It wouldn’t be a DCDSC meeting if someone didn’t play the law-and-order card, so one commenter tried re-litigating whether Returning Citizens should be able to vote at all. Stemmons and Clay House both quickly shot that down, with Clay House reminding folks of how restrictive voter laws came into existence to begin with. “Understanding the history is important,” she said. “Removing the right to vote from those who are incarcerated was an effort to deliberately disenfranchise African Americans.”

Strategic Planning Presentation

Several DCDSC members reported on the ongoing strategic planning process within the committee. That process began with a SWOT (strengths, weaknesses, opportunities, threats) analysis. The document is too long and detailed to summarize here, but I’ll link it if/when it is posted on the party website.

Fair Elections Resolution

The part of the evening I was most looking forward to was the deliberation and vote on a Fair Elections resolution submitted by the Ward 1 Democrats. The resolution simply encourages all local 2020 Democratic candidates to participate in the Fair Elections public financing program. 2020 will mark the first election cycle where candidates can do so. In early 2018, legislation creating the program was unanimously passed by the DC Council.

Rather than focus on the content of the resolution, most of the deliberation by DCDSC members focused on how we should enforce all of our resolutions. It’s an important discussion to have, but it nearly derailed the resolution’s consideration. I rose to try to forcefully support the resolution and get the discussion back on track.

One DCDSC member, Ward 7’s newly-elected Chair Derek Ford, asked whether the DC Democratic Party itself would abide by such restrictions in its own fundraising. Chair Wilson made clear that the party would continue accepting corporate donations. Ford later clarified that he wants the party to accept corporate cash, but found it hypocritical to do so while asking others not to.

I, on the other hand, don’t think the party or any candidate for office should touch a dime from anyone other than individual voters or grassroots organizations. It’s reprehensible that the “party of the people” can’t see that its deteriorating position among voters is in part because of this cozy relationship with those who exploit workers, pillage our communities, and destroy the planet.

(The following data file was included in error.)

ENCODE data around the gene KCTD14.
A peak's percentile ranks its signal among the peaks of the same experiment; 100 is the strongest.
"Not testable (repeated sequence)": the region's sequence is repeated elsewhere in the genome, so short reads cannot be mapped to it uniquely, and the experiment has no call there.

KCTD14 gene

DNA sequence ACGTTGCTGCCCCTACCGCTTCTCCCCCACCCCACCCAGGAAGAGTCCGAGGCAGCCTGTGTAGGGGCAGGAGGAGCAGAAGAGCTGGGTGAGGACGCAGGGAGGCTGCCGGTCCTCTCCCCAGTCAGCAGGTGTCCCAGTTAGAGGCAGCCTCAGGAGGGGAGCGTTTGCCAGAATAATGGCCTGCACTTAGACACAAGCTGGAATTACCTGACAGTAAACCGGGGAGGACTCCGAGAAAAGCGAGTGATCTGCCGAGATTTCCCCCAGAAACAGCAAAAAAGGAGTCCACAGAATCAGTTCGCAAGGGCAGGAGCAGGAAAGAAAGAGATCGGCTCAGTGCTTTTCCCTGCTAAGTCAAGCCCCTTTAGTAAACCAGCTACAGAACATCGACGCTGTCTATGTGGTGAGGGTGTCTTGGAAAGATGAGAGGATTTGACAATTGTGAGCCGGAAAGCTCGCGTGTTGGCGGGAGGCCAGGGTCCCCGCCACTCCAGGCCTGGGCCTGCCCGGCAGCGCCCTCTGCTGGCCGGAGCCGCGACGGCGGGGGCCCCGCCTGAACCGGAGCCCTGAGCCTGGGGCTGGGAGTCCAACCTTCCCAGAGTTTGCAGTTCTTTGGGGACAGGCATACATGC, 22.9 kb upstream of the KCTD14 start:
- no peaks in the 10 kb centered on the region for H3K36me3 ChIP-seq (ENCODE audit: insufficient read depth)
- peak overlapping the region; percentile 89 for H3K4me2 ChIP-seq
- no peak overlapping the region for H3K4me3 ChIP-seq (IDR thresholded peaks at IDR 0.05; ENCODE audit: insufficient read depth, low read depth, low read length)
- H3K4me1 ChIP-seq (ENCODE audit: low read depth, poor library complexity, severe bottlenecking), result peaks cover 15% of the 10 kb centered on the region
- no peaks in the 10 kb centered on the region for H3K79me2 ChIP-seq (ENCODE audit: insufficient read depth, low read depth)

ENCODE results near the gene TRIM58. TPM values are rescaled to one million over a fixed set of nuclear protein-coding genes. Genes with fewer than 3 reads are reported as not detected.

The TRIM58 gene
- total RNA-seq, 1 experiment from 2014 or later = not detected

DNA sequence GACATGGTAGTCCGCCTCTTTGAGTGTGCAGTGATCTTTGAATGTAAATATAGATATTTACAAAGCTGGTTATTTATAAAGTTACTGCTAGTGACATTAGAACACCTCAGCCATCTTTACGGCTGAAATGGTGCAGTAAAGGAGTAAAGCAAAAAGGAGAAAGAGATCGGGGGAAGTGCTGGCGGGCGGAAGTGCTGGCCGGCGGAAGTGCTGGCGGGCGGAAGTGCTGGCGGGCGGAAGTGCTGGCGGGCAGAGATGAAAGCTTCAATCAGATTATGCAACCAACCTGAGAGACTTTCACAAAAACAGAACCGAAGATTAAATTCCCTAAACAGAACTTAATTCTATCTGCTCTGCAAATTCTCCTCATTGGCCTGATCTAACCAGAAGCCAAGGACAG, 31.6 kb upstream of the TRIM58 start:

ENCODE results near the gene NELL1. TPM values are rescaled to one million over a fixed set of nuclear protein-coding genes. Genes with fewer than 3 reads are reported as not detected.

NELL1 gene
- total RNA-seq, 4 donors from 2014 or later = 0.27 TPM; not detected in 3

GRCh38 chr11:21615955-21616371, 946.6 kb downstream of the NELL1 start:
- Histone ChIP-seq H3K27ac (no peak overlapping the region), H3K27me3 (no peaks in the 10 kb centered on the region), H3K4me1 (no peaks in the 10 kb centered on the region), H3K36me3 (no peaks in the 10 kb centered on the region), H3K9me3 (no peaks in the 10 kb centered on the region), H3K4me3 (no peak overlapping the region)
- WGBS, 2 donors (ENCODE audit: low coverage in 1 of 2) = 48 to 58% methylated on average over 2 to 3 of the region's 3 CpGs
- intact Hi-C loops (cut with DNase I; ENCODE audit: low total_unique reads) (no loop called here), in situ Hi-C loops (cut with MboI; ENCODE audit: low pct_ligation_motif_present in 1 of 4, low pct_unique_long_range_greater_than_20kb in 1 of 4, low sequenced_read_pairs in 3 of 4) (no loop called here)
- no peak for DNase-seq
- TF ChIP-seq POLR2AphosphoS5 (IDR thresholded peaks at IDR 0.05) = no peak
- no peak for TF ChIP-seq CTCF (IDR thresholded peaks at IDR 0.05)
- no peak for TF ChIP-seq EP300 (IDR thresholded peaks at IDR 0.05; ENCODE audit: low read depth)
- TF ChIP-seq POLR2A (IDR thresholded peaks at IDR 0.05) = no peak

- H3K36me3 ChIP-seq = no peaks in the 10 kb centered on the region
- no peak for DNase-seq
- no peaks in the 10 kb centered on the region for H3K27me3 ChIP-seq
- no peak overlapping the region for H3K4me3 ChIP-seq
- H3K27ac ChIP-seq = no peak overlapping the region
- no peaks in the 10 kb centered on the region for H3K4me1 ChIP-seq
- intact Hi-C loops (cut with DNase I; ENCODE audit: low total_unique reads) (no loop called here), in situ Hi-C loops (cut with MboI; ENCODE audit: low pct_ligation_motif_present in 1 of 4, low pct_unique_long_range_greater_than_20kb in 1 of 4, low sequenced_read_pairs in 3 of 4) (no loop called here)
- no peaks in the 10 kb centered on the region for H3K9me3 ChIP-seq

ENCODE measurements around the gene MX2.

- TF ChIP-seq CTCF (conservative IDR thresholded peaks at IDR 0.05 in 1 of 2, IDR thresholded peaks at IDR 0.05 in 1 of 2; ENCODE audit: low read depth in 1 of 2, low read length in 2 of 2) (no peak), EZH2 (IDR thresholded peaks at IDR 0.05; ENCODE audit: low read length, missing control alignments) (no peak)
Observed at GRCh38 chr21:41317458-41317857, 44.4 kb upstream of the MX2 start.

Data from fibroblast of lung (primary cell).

Here in Ward 4, ANC 4B recently passed a similar resolution, and a coalition of progressive organizations is circulating a petition encouraging the same. You can sign that here.

As a Ward 4 voter, I hope you’ll demand that Councilmember Todd (who voted for this legislation) and any candidates that rise to oppose him participate in Fair Elections. You can nudge Todd by signing on to an open letter that a group of Ward 4 elected officials released last month. Click here to sign.

When all was said and done, the DCDSC resolution passed by voice vote.

Bylaws Update

Squeezed in at the very end was a brief presentation on the need to update the party by-laws. If you’ve ever read ours, you’d agree. Unfortunately, one example that was mentioned was deeply concerning.

Some are considering building into the by-laws a requirement that DCDSC members support Democratic candidates, an absurd violation of individual rights. This idea likely stems from discussions higher up the chain in the DNC, where debate on how to determine “party loyalty” was revived in light of the Bernie Sanders phenomenon in 2016. Sanders is an independent who caucuses with Democrats in the Senate and only joined the party as a requirement for the 2020 presidential primaries.

My take? It means absolutely nothing to be a Democratic party member. People register to vote, and check a box. That’s it. There’s no requirement that you agree with the platform, that you contribute to the organization’s funds, or that you participate in party activities to remain active. So to compel people to vote for a candidate like, say, Jack Evans, who proudly calls himself the “most conservative” person on the DC Council, or Brandon Todd, who was a registered Republican until he was paid not to be, is an act of coercion, not real party-building.

I’ll be keeping an eye on the by-laws developments to see if this goes anywhere.